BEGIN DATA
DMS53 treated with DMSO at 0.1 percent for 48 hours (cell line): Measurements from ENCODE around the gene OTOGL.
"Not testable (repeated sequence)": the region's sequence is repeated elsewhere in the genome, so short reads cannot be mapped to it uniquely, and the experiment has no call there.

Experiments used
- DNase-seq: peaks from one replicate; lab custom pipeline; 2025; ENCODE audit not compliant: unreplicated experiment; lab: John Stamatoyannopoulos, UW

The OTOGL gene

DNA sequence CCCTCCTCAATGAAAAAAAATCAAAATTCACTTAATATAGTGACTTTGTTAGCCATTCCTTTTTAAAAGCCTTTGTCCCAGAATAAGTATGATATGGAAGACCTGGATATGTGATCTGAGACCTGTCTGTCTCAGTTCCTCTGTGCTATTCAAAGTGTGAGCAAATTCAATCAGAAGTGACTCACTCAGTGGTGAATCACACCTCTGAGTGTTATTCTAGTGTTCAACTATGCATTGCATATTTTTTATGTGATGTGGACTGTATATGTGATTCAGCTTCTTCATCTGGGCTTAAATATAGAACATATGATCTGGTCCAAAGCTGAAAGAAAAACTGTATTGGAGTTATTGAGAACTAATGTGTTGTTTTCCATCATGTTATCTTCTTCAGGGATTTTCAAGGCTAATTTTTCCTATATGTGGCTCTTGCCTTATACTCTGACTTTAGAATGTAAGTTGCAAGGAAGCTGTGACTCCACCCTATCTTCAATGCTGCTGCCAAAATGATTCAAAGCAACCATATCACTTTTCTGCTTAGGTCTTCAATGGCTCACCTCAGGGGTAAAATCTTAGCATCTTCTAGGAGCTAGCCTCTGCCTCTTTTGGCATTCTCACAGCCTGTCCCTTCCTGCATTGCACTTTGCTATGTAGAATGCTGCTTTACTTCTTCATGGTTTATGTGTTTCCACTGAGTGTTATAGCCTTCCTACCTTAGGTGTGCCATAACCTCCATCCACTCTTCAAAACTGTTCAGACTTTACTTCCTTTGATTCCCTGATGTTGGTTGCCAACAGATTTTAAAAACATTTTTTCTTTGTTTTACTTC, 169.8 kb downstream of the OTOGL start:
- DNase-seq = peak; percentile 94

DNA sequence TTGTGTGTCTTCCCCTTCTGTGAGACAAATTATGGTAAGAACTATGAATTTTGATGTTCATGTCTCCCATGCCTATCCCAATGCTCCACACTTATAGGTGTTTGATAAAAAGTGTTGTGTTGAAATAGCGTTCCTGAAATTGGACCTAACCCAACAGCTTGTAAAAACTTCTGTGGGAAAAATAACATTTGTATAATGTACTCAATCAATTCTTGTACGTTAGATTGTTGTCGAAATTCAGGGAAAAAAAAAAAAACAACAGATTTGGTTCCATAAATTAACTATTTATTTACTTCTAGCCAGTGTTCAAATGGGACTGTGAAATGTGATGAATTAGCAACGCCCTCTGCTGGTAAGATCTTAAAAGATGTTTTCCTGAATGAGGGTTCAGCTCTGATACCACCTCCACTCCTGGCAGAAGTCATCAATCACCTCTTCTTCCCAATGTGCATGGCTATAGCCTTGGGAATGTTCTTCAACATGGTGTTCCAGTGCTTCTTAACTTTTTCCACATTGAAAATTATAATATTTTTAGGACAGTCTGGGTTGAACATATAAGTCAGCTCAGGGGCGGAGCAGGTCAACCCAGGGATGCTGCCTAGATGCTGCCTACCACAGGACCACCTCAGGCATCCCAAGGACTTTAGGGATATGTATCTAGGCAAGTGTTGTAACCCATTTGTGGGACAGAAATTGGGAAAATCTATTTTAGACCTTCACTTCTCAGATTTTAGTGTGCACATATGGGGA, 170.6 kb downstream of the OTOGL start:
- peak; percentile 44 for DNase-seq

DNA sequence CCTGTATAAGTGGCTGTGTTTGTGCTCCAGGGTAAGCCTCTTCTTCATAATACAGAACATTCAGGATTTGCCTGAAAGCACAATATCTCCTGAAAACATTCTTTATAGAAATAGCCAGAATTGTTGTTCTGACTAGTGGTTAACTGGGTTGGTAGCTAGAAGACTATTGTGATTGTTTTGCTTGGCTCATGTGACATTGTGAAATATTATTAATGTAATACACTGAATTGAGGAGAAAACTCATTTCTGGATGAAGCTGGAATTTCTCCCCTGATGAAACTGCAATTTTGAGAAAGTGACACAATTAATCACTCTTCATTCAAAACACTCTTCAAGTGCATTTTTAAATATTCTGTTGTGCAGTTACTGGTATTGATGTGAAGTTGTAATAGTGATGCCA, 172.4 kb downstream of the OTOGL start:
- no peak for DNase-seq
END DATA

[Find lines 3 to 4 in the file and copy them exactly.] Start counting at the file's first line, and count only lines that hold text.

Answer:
Experiments used
- DNase-seq: peaks from one replicate; lab custom pipeline; 2025; ENCODE audit not compliant: unreplicated experiment; lab: John Stamatoyannopoulos, UW